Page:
L'Osservatore Romano

Pope's Video Message to Argentina

“I propose that in this Year of Mercy you do a work of mercy every day or every two days if you cannot do so every day”

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On Friday, before the Pope’s trip to the Caucasus, he sent a video message to the people of Argentina.
Here is a ZENIT translation:
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Dear Brothers and Sisters: In this year in which we are still breathing the atmosphere of the Bicentenary’s celebrations, two events are happening that make our history, two events that are very important and very strong, and which I value very much: one is the beatification of Mama Antula, a woman who helped to consolidate the heartland of Argentina, and the other is the forthcoming Canonization of Father Bochero, that gaucho priest who had compassion for his beloved highlanders and fought for their dignity.
It goes beyond saying that I would have liked to go to Argentina to beatify Mama Antula and to canonize Father Bochero, but I cannot do so, it is not possible. You have no idea how much I would like to see you again. And I will not be able to do so next year either, because commitments are already in place for Asia, Africa, and the world is greater than Argentina, and well, one has to divide oneself. I leave it in the Lord’s hands, that He show me the date. But taking these events into account and taking into account that I will not be able to go next year either, I opted to communicate with you in this way.
For me, the Argentine people are my people; you are important; I continue to be Argentine, I sill travel with an Argentine passport. I am convinced that, as people, you are the greatest treasure our homeland has. When I receive letters from you, so many that I cannot answer them all, certainly one or another to make myself present, I console myself, it gives me joy and it leads me to pray, and I pray for you at Mass, for your needs, for each one of you. It is my love for the homeland that leads me to this, and it is also what leads me to ask you, once again, to shoulder your homeland, that homeland that needs each one of us to give it the best of ourselves, to improve, grow, mature. And this will make us achieve that culture of encounter that surmounts all these cultures of rejection, which today are offered in the world everywhere. A culture of encounter where each one has his place, where everyone can live with dignity and where each one can express himself peacefully without being insulted or condemned, or attacked or rejected — a culture of encounter that we must all seek with prayer and good will.
My attention is caught by the fact that Argentina is praised for its geography, its richness. We have everything: mountains, forests, plains, coasts, all mining riches. We have everything. What a rich country! However, the greatest wealth our homeland has is the people, people who are able to be solidaristic, who are able to walk next to one another, who are able to help one another, respect each other;  people who do not get dizzy, who are able to find wisdom and when one gets dizzy, others help him to free him from this dizziness. I respect the Argentine people, I love them, I carry them in my heart; they are the greatest wealth of our homeland. And although we cannot shake hands, count on my remembrance and my prayer, so that the Lord will make you grow as a people. A people that come together, work united and seek the greatness of the homeland, that homeland that is ours, that is not of others, that is ours. Thank you for all the good you do each day. May the Lord bless you.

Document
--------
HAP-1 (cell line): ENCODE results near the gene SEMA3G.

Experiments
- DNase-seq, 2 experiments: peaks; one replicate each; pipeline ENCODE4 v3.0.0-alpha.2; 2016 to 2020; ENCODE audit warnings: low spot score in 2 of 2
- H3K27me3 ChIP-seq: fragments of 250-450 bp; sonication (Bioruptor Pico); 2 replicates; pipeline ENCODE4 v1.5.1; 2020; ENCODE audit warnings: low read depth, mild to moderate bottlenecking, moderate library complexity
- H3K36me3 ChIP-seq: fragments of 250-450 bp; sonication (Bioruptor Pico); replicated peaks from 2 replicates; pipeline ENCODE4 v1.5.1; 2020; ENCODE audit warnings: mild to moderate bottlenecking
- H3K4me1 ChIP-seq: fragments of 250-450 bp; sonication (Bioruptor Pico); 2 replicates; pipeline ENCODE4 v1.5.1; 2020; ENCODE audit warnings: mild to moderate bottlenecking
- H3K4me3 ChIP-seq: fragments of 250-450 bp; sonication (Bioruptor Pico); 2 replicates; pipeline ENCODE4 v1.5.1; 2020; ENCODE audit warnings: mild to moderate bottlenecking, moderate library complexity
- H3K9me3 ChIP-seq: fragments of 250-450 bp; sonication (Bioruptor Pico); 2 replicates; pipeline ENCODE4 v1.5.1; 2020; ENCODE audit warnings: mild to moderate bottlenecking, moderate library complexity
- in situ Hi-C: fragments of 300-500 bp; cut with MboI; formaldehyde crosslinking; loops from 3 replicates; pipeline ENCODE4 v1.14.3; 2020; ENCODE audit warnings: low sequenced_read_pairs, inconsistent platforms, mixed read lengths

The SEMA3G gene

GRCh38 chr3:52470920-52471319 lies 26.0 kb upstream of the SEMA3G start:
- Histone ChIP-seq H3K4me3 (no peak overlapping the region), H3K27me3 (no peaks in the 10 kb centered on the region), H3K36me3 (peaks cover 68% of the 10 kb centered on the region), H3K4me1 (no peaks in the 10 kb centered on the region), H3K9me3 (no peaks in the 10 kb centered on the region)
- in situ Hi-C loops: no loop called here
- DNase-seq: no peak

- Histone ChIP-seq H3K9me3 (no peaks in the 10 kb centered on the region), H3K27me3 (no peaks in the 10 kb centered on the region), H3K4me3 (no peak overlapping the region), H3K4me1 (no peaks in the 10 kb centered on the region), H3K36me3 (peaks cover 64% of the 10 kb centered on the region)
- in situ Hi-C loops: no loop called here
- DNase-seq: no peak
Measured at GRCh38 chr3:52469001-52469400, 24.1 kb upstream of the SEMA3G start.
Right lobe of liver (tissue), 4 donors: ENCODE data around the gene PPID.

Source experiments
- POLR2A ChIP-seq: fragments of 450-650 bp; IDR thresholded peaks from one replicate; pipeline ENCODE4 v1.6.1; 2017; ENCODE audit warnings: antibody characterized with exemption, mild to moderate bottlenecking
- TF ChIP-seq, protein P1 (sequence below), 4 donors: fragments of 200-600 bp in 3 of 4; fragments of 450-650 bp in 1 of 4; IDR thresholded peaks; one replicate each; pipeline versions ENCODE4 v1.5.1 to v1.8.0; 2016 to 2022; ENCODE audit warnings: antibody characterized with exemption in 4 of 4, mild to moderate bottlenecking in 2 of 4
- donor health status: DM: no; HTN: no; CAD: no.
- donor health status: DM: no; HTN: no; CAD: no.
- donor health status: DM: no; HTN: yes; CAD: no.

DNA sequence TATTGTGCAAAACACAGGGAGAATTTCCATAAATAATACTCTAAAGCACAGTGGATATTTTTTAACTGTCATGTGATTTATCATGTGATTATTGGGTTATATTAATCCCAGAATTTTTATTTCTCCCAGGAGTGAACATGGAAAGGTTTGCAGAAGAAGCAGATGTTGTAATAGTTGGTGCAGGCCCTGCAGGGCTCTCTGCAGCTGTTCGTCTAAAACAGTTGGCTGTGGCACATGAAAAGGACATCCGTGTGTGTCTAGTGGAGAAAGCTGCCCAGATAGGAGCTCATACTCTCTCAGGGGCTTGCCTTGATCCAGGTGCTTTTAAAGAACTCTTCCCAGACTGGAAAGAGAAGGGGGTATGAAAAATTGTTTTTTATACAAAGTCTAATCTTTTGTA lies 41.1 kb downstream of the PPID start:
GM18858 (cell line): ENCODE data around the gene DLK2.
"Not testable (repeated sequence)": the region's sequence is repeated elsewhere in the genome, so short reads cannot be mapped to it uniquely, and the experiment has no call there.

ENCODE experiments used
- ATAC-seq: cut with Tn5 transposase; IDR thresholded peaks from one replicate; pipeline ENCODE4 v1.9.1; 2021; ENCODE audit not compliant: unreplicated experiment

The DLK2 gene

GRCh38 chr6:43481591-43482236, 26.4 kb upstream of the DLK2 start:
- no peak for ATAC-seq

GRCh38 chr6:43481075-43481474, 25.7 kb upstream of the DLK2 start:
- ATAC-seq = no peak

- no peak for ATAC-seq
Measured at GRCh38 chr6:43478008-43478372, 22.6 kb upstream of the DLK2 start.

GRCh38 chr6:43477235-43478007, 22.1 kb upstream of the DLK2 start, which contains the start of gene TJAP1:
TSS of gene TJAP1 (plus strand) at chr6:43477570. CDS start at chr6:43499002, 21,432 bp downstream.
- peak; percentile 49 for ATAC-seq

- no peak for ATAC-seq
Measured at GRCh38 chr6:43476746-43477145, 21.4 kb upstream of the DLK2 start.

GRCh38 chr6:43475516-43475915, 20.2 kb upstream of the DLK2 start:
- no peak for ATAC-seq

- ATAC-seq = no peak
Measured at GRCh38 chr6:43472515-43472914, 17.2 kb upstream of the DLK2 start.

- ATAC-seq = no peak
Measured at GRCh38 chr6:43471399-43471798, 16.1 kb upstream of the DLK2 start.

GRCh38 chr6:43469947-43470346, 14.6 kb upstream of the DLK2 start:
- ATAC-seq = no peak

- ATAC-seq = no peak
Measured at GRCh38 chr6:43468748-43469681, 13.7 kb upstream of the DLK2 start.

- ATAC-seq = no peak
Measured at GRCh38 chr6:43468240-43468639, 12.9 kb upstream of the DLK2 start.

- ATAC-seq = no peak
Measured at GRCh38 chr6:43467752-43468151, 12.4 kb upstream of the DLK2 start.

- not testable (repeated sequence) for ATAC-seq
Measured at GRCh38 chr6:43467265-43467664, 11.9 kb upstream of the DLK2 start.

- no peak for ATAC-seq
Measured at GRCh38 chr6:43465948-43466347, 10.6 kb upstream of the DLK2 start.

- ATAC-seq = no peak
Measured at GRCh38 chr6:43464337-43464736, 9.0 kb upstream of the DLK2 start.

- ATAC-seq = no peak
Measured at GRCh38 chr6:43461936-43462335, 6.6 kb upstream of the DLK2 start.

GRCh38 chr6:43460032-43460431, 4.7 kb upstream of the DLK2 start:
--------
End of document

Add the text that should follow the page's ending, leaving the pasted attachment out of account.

We are in the Year of Mercy, as farewell from this chat, from this monologue but which wishes to be a chat, I dare to propose to you, as the teachers of yore, homework. I propose that in this Year of Mercy you do a work of mercy every day or every two days if you cannot do so every day; and do not get impatient if I read them to you to remind you. There are the works of corporal and spiritual mercy. In the main, take the list that the Lord makes in the Beatitudes, in Matthew 25, in the whole Gospel. They are concrete works of mercy that if each one of us does one a day or one every two days, what good, what good we will do our people!
Visit a sick person; to visit the sick is a work of mercy. Feed the hungry; there are people who are hungry. Give drink to the thirsty; sometimes they have material and spiritual thirst. Give lodging to the pilgrim, namely, give a place to him who has no home, who has no roof. Clothe the naked, that is, clothe people so that they do not suffer cold in winter.
Visit prisoners – the Church insists so much on this. And bury the dead. These are the seven works of corporal mercy. And there are seven others that are spiritual:
Teach the ignorant. Give good advice to one who needs it. Correct the one in error. Forgive the one who offends us. How difficult it is to forgive! All of us, in the world today, need to forgive much and to be forgiven. Console the one who is sad. Suffer with patience your neighbor’s defects. There are people who sometimes make us lose patience; suffer their defects with patience; it is a work of mercy. And pray to God for the living and the dead.
I don’t know, dear brothers, dear fellow countrymen, I feel at home speaking to you, I am close to you on this occasion, when the air is still breathed of the Bicentenary’s celebrations and where the two events exist of the Canonization of Father Bochero and the Beatification of Mama Antula — two persons, a man and a woman, who worked for the homeland and for evangelization. So in the midst of all this, I greet you, I give you my affection and say to you – it seems somewhat strange, but I stretch time as an elastic – see you soon, and do not forget to pray for me. Thank you.
[Original text: Spanish]  [Translation by ZENIT]

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